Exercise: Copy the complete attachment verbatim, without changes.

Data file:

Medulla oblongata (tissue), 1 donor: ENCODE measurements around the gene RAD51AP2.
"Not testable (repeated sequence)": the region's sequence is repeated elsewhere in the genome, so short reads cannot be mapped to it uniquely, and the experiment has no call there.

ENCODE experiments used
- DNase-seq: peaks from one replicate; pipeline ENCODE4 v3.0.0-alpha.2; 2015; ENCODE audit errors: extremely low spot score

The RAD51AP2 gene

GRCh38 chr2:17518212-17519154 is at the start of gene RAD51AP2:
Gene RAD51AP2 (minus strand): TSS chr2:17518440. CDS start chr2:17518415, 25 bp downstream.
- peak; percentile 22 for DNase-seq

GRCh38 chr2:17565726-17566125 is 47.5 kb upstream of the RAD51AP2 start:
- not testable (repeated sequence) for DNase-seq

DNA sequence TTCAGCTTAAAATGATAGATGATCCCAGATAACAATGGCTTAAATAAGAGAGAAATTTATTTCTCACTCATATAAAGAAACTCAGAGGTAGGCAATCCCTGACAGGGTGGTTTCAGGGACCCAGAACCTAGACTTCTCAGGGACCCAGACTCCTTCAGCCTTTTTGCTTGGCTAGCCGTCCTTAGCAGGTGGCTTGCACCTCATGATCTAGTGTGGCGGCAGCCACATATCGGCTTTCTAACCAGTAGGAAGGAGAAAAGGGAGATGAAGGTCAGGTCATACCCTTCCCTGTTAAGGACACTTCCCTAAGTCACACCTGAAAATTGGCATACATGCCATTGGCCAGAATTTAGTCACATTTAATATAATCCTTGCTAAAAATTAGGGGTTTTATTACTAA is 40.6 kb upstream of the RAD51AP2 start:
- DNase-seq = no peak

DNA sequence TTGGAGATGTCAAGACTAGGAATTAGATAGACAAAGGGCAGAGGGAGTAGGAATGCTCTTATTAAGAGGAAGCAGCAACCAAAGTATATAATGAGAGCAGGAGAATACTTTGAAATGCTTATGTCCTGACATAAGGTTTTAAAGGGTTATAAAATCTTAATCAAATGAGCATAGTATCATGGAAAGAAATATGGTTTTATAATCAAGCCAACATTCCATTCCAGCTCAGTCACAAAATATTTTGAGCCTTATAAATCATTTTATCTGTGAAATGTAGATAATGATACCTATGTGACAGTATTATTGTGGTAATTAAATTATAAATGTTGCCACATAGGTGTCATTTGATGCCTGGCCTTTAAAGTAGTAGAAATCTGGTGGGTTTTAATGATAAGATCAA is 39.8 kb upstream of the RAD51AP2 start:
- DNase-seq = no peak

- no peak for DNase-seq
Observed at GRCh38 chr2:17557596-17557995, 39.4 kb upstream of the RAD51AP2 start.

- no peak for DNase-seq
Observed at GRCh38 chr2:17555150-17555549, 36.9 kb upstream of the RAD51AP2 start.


Medulla oblongata (tissue), 1 donor: ENCODE measurements around the gene RAD51AP2.
"Not testable (repeated sequence)": the region's sequence is repeated elsewhere in the genome, so short reads cannot be mapped to it uniquely, and the experiment has no call there.

ENCODE experiments used
- DNase-seq: peaks from one replicate; pipeline ENCODE4 v3.0.0-alpha.2; 2015; ENCODE audit errors: extremely low spot score

The RAD51AP2 gene

GRCh38 chr2:17518212-17519154 is at the start of gene RAD51AP2:
Gene RAD51AP2 (minus strand): TSS chr2:17518440. CDS start chr2:17518415, 25 bp downstream.
- peak; percentile 22 for DNase-seq

GRCh38 chr2:17565726-17566125 is 47.5 kb upstream of the RAD51AP2 start:
- not testable (repeated sequence) for DNase-seq

DNA sequence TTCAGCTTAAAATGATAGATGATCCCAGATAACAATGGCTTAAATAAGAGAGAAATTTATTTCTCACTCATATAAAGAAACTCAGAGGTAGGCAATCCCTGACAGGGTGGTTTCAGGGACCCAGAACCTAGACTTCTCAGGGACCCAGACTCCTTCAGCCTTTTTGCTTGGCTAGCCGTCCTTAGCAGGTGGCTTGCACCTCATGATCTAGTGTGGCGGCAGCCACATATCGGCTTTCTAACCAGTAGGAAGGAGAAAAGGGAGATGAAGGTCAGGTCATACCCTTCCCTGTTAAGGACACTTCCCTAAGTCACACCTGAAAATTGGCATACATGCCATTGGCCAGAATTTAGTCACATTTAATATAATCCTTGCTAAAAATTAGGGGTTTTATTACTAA is 40.6 kb upstream of the RAD51AP2 start:
- DNase-seq = no peak

DNA sequence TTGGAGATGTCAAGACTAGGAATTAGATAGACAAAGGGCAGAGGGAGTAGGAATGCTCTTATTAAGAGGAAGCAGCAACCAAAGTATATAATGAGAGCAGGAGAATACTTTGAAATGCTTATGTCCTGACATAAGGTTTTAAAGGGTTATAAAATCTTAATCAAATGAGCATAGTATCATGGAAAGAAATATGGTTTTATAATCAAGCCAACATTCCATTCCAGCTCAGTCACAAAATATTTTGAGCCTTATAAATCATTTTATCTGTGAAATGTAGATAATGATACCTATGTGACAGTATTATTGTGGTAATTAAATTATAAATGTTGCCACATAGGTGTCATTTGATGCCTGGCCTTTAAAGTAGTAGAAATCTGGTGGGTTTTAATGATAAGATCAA is 39.8 kb upstream of the RAD51AP2 start:
- DNase-seq = no peak

- no peak for DNase-seq
Observed at GRCh38 chr2:17557596-17557995, 39.4 kb upstream of the RAD51AP2 start.

- no peak for DNase-seq
Observed at GRCh38 chr2:17555150-17555549, 36.9 kb upstream of the RAD51AP2 start.